Letter to the Editor
acroreadPdf [86 kb]

Ahmed Shafik (1933-2007)


Dear Sir, I was never able to meet Prof. Ahmed Shafik in person. In comparison to others expressing their feelings following his death I cannot say that I have worked with him, nor was I one of his students. My link with Professor Shafik is through his scientific papers. My first contact took place as a resident in Surgery when I studied his paper on the pathogenesis of anal abscess and fistula. The original and more complex Shafik theory of anorectal sinus was in contrast to the cryptic glandular and the perineal infection theories of Eisenhammer and Goligher. The originality of his theory was the distinguishing mark of a sharp, unique and sometimes unconventional mind. The contribution of Professor Shafik to pelvic floor medicine was immense. Over 500 peer reviewed articles are listed in Pub Med.

He was unique in the extent of his imagination, exploration and discussion. His papers ranged from his descriptions of the patho-physiology of colorectal, lower urinary tract and genital diseases in both males and females to the development of new surgical techniques. He was a pioneer in surgery and developed techniques such as the cutaneous uretero-ureterostomy urinary diversion "Shafik I" and the ileo-ureteral neo-bladder "Shafik II" procedures. Shafik's description of the pudendal canal syndrome where entrapment of the pudendal nerve in Alcock's canal could be treated by surgical decompression led to a reduction in the symptoms of proctalgia, scrotalgia, prostatodynia, vulvodynia as well as amelioration in erectile dysfunction and faecal incontinence .

Shafik's scientific work was distinguished by a methodological rigor in medical research. He first investigated his ideas in animal models and with cadaveric dissection. He obtained a theoretical and empirical rationale for his clinical diagnosis before he embarked on any new therapeutic intervention with controlled trials. In the last years of his life functional anatomy and physiology were his most important areas of interest. Prof. Shafik investigated the macro and microscopic anatomy of the pelvic floor musculature and highlighted more than one hundred reflexes regulating and coordinating pelvic organ function.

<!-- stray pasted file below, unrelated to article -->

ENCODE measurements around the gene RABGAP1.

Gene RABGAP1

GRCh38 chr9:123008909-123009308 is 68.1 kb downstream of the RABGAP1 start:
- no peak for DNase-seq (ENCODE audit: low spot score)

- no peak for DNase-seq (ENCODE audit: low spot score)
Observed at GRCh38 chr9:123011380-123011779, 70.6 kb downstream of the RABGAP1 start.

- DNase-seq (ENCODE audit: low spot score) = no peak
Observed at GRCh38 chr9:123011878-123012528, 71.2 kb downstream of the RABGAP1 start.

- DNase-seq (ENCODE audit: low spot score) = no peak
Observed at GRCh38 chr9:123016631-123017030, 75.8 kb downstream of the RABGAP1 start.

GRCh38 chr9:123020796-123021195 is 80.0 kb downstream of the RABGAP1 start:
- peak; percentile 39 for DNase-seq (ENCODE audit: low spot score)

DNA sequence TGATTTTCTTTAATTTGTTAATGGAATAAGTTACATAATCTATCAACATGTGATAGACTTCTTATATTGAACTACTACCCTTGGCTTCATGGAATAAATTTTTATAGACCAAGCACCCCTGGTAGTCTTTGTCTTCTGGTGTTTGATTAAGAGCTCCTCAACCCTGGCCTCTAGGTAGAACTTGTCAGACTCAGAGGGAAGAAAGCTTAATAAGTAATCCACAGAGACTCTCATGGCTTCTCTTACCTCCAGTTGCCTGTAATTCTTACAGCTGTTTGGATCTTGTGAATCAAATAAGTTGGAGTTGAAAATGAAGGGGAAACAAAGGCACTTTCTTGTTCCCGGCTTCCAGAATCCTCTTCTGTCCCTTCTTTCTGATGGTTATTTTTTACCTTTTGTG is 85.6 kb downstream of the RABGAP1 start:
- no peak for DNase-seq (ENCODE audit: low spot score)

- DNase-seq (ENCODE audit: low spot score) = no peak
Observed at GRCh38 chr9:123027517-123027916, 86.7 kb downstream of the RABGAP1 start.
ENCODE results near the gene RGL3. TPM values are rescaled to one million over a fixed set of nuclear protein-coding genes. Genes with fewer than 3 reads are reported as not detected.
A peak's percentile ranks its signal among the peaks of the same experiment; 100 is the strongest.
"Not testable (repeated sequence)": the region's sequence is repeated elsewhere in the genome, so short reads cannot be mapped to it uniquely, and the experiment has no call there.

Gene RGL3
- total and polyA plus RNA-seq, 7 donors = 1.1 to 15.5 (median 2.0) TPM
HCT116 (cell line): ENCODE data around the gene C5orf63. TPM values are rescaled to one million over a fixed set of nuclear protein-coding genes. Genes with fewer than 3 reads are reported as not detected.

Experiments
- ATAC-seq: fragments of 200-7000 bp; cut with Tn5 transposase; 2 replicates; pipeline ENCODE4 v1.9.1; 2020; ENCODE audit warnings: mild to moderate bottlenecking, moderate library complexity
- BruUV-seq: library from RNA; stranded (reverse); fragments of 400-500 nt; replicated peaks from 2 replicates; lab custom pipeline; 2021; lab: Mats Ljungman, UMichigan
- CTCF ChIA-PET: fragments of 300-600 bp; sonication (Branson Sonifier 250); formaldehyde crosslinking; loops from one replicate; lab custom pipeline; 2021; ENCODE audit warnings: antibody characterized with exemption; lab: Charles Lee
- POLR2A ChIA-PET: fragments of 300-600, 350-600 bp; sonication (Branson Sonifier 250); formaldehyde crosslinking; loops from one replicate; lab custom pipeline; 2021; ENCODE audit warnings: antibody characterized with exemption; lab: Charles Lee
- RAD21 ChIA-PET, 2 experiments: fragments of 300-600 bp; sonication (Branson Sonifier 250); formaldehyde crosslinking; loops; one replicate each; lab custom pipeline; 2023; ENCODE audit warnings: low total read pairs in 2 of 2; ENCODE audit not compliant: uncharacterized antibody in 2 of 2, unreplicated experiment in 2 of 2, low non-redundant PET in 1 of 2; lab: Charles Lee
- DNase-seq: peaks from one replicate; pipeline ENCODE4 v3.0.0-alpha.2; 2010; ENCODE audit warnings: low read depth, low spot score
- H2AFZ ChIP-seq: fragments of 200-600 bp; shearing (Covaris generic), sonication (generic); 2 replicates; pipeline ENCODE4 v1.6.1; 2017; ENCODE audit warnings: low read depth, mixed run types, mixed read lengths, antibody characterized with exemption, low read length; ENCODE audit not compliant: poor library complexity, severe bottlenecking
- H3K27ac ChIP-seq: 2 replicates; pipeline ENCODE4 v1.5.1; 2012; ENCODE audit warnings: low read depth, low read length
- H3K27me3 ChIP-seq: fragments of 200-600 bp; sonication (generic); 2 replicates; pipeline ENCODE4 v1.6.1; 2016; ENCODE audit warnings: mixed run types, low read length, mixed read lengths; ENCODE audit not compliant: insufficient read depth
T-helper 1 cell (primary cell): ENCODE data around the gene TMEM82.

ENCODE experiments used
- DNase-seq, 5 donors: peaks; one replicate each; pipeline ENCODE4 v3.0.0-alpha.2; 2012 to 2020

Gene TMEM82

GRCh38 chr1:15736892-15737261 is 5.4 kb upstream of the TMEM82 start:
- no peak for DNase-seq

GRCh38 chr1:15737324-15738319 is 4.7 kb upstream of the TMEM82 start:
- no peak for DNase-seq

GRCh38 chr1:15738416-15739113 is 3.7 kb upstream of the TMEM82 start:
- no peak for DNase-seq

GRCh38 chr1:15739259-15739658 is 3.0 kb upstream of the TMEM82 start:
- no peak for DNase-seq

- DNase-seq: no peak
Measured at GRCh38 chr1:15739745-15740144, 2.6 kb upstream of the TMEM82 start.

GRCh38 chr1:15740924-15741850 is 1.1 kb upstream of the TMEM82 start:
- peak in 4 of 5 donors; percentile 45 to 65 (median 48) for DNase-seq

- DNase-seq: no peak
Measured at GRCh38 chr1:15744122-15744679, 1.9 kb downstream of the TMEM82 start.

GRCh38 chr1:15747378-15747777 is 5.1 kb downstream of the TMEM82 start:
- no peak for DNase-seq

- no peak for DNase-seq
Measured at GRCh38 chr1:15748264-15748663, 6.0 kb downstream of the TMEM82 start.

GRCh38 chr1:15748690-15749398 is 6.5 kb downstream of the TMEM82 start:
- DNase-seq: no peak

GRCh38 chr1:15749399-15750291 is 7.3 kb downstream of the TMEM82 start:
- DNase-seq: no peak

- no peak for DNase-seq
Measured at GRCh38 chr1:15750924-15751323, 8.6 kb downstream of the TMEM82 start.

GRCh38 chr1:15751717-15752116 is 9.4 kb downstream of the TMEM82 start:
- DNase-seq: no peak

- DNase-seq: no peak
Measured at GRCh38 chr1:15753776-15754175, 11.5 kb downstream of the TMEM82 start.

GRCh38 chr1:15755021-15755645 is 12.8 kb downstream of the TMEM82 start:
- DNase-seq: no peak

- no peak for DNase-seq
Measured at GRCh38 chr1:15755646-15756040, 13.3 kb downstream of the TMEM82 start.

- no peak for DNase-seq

His work increased our understanding of urinary and faecal continence, voiding problems, defaecation, sexual physiology, sexual dysfunction and pelvic pain. He expanded our knowledge of the function of the gastrointestinal and genital systems by discovering four reflexes involved in swallowing and eighteen reflexes which control genital function and sexual performance in both sexes. He described nineteen syndromes and explained the aetiology of a number of other diseases which previously had been considered idiopathic. Shafik identified the central role of Cajal cells in the generation of the electric waves responsible for colonic motor activity.

The absence of Cajal cells in the specimens of patients with total colonic inertia confirmed this brillianthypothesis. In a series of nine patients with inertia coli, he found that treatment with colonic pacing induced spontaneous rectal evacuation in 66.6% of cases providing a new therapeutic option in the treatment of severe constipation. Shafik suggested a relationship between the colonic motor disorders due to an aberrant focus in colonic pacemakers, called "tachyarrhythmia", and the symptoms of Irritable Bowel Syndrome (IBS).